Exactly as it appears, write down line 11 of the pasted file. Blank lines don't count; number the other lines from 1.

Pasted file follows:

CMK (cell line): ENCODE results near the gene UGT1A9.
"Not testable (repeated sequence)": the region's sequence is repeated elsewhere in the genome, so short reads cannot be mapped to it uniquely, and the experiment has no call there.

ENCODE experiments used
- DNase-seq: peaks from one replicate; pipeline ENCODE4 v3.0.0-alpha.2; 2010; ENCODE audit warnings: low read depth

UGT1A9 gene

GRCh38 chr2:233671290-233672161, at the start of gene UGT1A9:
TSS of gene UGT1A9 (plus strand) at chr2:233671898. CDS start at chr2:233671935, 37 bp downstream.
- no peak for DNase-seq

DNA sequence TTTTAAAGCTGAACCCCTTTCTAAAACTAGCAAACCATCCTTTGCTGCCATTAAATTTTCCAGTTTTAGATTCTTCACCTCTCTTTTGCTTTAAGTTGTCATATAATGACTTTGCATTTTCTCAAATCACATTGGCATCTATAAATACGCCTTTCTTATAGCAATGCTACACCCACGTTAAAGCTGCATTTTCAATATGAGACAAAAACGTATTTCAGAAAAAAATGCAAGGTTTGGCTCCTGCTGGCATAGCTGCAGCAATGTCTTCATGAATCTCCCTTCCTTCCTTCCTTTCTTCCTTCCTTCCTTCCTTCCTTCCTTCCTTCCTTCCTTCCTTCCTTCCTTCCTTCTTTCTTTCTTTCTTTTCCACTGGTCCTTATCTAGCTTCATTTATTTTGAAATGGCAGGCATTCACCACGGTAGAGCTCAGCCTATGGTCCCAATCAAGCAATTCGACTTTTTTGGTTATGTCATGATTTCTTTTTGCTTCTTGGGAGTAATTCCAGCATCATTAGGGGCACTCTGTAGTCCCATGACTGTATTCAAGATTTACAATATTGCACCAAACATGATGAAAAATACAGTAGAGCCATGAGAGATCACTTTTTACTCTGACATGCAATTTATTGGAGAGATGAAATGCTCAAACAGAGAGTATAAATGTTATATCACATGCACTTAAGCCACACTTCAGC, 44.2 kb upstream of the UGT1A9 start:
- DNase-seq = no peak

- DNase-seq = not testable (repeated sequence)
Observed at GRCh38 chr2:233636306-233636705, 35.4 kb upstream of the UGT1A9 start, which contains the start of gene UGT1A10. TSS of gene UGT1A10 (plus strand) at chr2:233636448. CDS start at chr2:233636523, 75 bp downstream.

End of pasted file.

- DNase-seq = not testable (repeated sequence)